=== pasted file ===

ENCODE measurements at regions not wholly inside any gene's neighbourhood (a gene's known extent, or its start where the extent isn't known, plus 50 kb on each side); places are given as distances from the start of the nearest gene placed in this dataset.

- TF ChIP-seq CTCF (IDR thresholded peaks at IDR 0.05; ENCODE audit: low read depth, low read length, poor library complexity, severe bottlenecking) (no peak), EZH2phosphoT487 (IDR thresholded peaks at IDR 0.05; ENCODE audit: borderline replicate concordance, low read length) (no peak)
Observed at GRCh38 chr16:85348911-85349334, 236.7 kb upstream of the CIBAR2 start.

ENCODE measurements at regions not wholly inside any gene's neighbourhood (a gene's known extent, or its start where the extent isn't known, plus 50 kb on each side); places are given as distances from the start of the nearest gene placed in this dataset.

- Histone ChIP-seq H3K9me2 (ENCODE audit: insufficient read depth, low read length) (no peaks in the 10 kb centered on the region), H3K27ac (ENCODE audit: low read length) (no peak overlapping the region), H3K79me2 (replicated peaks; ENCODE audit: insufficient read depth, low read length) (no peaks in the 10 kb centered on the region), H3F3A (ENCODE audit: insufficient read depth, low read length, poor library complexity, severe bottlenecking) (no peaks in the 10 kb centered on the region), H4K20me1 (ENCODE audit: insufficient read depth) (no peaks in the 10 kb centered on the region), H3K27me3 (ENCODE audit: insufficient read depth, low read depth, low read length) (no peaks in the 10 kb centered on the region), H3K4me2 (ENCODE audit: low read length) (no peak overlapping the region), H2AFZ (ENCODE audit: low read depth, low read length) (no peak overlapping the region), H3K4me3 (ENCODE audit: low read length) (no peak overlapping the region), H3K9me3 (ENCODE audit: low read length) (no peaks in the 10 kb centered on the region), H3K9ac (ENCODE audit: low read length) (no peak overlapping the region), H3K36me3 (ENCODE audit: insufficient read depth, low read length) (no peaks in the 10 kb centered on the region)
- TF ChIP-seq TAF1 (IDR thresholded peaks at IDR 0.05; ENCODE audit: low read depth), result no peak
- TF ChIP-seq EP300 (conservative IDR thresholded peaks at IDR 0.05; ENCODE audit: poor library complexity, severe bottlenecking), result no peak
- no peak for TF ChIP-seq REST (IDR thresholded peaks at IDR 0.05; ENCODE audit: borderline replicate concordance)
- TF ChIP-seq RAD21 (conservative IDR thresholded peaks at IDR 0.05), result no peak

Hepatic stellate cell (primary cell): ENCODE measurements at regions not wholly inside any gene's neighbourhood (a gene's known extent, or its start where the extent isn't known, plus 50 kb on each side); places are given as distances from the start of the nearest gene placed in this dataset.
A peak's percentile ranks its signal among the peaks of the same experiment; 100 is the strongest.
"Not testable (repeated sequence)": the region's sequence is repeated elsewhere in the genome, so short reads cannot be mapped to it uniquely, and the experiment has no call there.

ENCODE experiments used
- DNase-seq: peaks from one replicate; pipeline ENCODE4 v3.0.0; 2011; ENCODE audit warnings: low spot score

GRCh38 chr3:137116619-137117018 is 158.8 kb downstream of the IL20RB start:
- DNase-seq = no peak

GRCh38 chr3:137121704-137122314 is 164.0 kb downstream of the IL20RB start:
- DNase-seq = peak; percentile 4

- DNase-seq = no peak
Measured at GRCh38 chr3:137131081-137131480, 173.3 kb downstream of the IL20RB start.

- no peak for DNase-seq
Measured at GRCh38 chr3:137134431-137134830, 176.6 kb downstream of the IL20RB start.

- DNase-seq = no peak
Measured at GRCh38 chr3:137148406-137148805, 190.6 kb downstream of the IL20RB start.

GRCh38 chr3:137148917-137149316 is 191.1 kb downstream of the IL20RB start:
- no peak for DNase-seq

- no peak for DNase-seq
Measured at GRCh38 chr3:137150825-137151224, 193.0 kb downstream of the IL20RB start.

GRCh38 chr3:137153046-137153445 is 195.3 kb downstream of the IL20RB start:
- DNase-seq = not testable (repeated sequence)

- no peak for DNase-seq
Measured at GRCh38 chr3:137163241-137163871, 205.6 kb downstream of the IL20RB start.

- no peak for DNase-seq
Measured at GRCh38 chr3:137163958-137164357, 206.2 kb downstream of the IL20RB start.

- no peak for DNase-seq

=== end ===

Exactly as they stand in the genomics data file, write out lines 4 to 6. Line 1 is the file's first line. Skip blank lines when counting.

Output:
ENCODE measurements at regions not wholly inside any gene's neighbourhood (a gene's known extent, or its start where the extent isn't known, plus 50 kb on each side); places are given as distances from the start of the nearest gene placed in this dataset.

- Histone ChIP-seq H3K9me2 (ENCODE audit: insufficient read depth, low read length) (no peaks in the 10 kb centered on the region), H3K27ac (ENCODE audit: low read length) (no peak overlapping the region), H3K79me2 (replicated peaks; ENCODE audit: insufficient read depth, low read length) (no peaks in the 10 kb centered on the region), H3F3A (ENCODE audit: insufficient read depth, low read length, poor library complexity, severe bottlenecking) (no peaks in the 10 kb centered on the region), H4K20me1 (ENCODE audit: insufficient read depth) (no peaks in the 10 kb centered on the region), H3K27me3 (ENCODE audit: insufficient read depth, low read depth, low read length) (no peaks in the 10 kb centered on the region), H3K4me2 (ENCODE audit: low read length) (no peak overlapping the region), H2AFZ (ENCODE audit: low read depth, low read length) (no peak overlapping the region), H3K4me3 (ENCODE audit: low read length) (no peak overlapping the region), H3K9me3 (ENCODE audit: low read length) (no peaks in the 10 kb centered on the region), H3K9ac (ENCODE audit: low read length) (no peak overlapping the region), H3K36me3 (ENCODE audit: insufficient read depth, low read length) (no peaks in the 10 kb centered on the region)
- TF ChIP-seq TAF1 (IDR thresholded peaks at IDR 0.05; ENCODE audit: low read depth), result no peak